As the Connecticut Department of Education mulls whether to close two technical high schools to deal with an expected $1.2 billion deficit, the state recently showcased a massive renovation project at the Emmett O’Brien Technical High School at a cost of $94 million, nearly double the national cost of constructing a brand new high school.
According to School Planning & Management, an online information resource for education professionals and administrators, the median cost of constructing a new high school is nearly half the cost of the Emmett O'Brien renovation.
“The median high school cost $45 million and provided 173,727 square feet. It was designed to accommodate 1,000 students. The median high school provides 180 square feet per student at $49,000 for each student. The cost per square foot was $235.29.”
In comparison, the renovated Emmett O’Brien school serves 574 students and expanded from 172,000 square feet to 220,000 at a cost of $427.27 per square foot, including the existing square footage.
The cost equals $163,763.06 per student.
The renovations and additions to the school includes a new “academic wing” and a “state-of-the-art kitchen for the culinary arts program.” The school also received a new design to its main entrance, which some have compared to “a space odyssey.”
Jeffrey Beckham, spokesman for the Department of Administrative Services, says the state has spent $77 million so far and that renovations “are not yet complete.” Technical schools like Emmett O’Brien are owned by the State of Connecticut and operated by the State Department of Education.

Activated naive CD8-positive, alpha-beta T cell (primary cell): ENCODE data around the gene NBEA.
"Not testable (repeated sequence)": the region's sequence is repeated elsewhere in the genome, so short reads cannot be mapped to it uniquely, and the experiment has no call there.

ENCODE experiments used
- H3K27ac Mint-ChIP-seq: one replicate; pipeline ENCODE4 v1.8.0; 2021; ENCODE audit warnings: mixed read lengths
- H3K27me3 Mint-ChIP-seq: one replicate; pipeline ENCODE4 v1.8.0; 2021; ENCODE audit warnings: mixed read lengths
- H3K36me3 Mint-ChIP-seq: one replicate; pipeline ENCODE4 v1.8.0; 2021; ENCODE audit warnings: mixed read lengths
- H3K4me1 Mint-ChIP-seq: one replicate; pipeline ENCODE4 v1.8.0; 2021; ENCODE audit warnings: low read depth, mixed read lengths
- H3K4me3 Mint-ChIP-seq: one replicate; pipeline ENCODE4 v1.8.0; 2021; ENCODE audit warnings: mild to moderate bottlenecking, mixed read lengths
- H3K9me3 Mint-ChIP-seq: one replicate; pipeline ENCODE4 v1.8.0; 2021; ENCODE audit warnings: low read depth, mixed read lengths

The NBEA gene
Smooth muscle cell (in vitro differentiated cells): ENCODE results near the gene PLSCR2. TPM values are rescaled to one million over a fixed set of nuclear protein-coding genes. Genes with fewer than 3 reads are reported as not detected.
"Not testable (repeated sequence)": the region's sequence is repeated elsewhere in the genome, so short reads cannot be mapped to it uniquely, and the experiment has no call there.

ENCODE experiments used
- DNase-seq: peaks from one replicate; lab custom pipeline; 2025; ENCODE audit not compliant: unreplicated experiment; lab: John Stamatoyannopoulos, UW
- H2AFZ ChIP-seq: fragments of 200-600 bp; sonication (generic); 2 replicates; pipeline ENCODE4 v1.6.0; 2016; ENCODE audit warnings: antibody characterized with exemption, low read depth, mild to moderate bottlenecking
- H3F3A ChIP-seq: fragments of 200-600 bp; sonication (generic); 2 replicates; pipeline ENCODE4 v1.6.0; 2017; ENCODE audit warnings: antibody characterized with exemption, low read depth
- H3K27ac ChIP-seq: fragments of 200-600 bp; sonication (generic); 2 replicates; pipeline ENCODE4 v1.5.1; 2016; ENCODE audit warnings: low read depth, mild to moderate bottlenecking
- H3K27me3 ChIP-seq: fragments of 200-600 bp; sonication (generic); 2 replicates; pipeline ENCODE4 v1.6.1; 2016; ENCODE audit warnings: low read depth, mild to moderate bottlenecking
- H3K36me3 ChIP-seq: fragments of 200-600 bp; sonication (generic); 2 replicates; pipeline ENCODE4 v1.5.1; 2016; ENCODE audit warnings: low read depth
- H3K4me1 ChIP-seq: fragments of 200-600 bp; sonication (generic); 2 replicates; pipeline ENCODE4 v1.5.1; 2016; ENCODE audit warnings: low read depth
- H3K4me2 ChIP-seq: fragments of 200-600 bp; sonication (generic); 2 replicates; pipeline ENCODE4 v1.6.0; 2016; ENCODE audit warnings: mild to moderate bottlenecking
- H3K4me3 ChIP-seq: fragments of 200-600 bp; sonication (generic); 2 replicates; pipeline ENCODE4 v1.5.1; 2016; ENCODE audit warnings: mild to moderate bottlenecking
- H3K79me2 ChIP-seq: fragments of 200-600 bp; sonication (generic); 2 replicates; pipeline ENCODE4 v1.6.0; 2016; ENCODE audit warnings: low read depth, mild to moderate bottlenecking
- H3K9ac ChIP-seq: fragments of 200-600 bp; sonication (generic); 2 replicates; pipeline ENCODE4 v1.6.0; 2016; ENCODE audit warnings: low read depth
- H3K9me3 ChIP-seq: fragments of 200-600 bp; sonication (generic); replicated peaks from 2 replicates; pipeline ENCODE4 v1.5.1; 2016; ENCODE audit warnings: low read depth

The Department of Education faces a cut of 10 percent - or $82 million - next year in order to close the expected $1.2 billion budget deficit. The agency would also have to make cuts to a number of programs that focus on the lowest performing schools and end athletic programs at all of its vocational technical high schools.
In September Superior Court Judge Thomas Moukawsher ruled in the Connecticut Coalition for Justice in Education Funding vs. Rell lawsuit, that Connecticut’s education funding was unconstitutional.
Moukawsher stated in his decision that while school "enrollment has been declining for over a decade," Connecticut continues to spend billions per year in school construction. "The state basically never turns down a project."